In most jigsaw puzzles, the pieces all look very much the same. The key to success lies in finding the ones that fit together best. It’s a description that might well apply to today’s wireless LAN landscape.
“We are seeing a whole host of new technologies coming into play now, and to get the best of breed customers have got to put together all kinds of different things,” said David Confalonieri, vice president of marketing at WLAN infrastructure provider Extricom.
Will new technologies play nicely together? Will all the WLAN components come together into a seamless whole? End users aren’t always sure. Confalonieri says his company can help, through its newly formed Uni-Fi Alliance.
The alliance brings together diverse vendors in the wireless networking space with the intention of testing and verifying their products to ensure interoperability. In addition to Extricom, the founding members are AeroScout, AirTight Networks, Ascom, and Kineto Wireless.
For systems integrators and end users alike, the issue here stems largely from an embarrassment of riches in the realm of wireless functionality. Beyond traditional data transfer, today’s WLANs offer the possibility of location-based tagging, support of Wi-Fi enabled phones, and closed circuit TV with streaming video, including mobile video, among other capabilities.
The new capabilities can be good news for an end user, but they also can significantly complicate a WLAN deployment.
“Each individual application deserves some level of checking into,” to ensure that the customers’ expectations of behavior at the systems level does indeed play out as promised, Confalonieri said. “It’s not just a question of having all these applications available. Now people are saying: When I have them all running concurrently, what happens then?”
As it turns out, what happens then is things work pretty much the way they should. In most of its testing Extricom has found that devices from alliance members are indeed interoperable.
But that’s not entirely the point.
“The stuff could work, it might work even without us doing anything,” Confalonieri said. “But from the customer’s perspective the question becomes: Do I want to be the first one to try it? Do I want to be the guinea pig?”
Presumably the answer to that question is No, which leaves vendors looking for a way to offer assurances to reluctant buyers. In this respect, organizations such as the Uni-Fi Alliance may represent a shift in the way some technology companies are approaching the WLAN space.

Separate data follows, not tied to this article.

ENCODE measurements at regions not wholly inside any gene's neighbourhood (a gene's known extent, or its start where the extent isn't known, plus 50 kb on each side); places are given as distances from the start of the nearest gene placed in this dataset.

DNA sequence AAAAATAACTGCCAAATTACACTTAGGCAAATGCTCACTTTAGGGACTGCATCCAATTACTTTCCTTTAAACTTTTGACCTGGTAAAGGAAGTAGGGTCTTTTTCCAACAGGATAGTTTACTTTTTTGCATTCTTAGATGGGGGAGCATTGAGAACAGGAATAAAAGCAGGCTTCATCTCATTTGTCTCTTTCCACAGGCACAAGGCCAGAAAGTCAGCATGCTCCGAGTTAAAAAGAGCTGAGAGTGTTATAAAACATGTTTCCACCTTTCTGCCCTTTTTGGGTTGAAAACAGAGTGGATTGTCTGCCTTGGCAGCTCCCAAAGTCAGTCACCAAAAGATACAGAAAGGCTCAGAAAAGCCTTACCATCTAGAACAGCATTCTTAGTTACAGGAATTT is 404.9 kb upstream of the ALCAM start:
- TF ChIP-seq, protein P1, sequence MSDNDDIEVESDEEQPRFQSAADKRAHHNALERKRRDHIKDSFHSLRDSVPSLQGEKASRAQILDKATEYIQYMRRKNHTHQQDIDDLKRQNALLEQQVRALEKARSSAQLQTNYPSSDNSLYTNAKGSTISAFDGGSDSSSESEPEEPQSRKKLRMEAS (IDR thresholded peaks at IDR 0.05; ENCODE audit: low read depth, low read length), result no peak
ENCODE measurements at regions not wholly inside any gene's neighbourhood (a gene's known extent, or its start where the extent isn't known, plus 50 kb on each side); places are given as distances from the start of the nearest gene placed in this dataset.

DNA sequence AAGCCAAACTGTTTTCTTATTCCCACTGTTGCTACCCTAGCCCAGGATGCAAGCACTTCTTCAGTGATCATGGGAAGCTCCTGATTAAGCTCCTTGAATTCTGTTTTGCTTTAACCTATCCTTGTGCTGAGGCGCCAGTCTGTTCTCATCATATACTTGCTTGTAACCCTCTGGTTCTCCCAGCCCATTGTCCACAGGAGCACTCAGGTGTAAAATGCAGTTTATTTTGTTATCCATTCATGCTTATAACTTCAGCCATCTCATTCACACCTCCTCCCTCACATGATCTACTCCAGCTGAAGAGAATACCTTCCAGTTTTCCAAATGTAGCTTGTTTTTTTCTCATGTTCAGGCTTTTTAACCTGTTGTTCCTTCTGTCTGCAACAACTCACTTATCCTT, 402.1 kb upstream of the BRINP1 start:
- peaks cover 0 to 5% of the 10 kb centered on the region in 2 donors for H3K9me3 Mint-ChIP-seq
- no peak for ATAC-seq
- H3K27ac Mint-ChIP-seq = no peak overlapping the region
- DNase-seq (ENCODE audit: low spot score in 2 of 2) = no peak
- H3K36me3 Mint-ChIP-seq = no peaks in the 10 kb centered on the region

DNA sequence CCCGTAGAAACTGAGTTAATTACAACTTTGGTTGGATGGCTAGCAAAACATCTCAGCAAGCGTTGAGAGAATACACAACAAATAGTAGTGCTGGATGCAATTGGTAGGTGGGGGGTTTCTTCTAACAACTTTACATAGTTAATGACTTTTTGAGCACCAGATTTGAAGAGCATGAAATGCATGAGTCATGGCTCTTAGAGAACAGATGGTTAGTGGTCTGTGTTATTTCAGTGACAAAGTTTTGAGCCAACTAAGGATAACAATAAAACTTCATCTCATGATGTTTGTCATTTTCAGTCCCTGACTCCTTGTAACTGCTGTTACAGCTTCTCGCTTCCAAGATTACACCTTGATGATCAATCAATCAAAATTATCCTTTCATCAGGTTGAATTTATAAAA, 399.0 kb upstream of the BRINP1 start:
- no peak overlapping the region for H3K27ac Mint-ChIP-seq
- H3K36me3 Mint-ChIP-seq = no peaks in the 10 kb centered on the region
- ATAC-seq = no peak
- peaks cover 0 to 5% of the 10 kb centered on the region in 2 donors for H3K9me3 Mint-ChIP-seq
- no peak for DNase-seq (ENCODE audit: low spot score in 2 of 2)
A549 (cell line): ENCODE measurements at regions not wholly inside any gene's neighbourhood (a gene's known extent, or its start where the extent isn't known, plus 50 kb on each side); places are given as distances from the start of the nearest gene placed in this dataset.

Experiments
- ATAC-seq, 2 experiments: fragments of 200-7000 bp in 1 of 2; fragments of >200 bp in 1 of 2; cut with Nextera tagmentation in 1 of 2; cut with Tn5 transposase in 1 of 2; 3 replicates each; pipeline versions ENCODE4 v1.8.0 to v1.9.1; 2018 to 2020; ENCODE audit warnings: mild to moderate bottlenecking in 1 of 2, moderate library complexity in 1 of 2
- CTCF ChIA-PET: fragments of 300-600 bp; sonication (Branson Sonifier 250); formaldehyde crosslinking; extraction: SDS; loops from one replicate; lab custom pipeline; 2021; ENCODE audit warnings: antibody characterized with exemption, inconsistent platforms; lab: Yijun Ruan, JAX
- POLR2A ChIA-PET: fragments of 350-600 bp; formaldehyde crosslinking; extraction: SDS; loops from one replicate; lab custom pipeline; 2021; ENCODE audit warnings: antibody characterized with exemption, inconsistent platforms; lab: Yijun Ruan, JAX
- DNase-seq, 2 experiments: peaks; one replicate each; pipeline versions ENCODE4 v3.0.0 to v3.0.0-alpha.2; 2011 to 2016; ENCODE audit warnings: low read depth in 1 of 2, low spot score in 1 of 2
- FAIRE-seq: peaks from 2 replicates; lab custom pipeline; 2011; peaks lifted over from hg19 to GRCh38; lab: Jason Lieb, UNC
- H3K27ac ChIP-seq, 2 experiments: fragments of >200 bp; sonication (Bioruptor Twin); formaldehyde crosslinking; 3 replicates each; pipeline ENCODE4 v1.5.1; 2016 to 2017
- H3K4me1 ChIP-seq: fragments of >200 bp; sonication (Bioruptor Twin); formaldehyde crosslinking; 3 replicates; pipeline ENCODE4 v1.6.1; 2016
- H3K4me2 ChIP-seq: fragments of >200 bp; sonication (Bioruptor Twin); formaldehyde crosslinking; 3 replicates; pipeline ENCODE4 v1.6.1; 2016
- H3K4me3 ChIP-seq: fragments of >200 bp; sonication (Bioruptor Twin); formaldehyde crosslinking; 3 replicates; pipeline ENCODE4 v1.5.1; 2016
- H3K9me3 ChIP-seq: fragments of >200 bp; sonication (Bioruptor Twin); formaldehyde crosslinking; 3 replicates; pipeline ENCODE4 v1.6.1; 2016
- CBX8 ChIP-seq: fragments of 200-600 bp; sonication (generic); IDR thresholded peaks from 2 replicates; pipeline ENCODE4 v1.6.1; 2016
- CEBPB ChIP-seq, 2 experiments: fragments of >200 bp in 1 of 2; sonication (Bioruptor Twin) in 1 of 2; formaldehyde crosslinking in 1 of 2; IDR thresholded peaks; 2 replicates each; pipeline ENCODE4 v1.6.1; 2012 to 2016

“In the technology arena we often lose sight of these impressions left in a channel, these concerns that may hold back rapid adoption,” Confalonieri said, adding that these business issues ought to be top-of-mind for WLAN vendors.
One might reasonably ask whether an effort like this is not just a little bit redundant. Integrating diverse technologies: That would seem to be the job of the systems integrators. As Confalonieri puts it, the alliance aims to help those integrators to do their work more effectively.
“Suppose I have five system integrators spread across four continents. If I as a vendor can save each of those integrators the effort of going through their own learning curve five times, then I am producing some real value add,” Confalonieri said. Of course, the pre-testing also makes it easier for the vendors to sell product into those integrators.
Just as Confalonieri promotes the hoped-for synergies between vendors and integrators, he is similarly quick to rebut any suggestion that the Uni-Fi Alliance may be angling for a fight with such standardization bodies as the Wi-Fi Alliance. Despite similar nomenclature, Uni-Fi is more likely to complement than to compete with the Wi-Fi Alliance, by addressing some of the issues not covered within existing standards.
“Everyone in the industry knows from experience that you can be fully compliant to a standard and yet your product may have an overall behavior that makes it unable to operate with another product,” Confalonieri said. Take for instance the case of AP-to-AP handoffs: Some run fast, some run slow, despite common standards. Compliance to standards does not mean that all technologies will behave the same.
Nor will all end-users necessarily behave the same, at least not when it comes to their IT purchases. While the alliance singles out a select group of vendors who have pre-qualified one another’s performance, Confalonieri doubts this will limit an end-user’s choices. Rather, the mutual approval of these vendors ought to just make shopping easier.
“This is an alliance but it is not exclusive. Just because this vendor is in the alliance that does not prevent a system integrator from going after some other technology that has not yet come into the alliance pool.”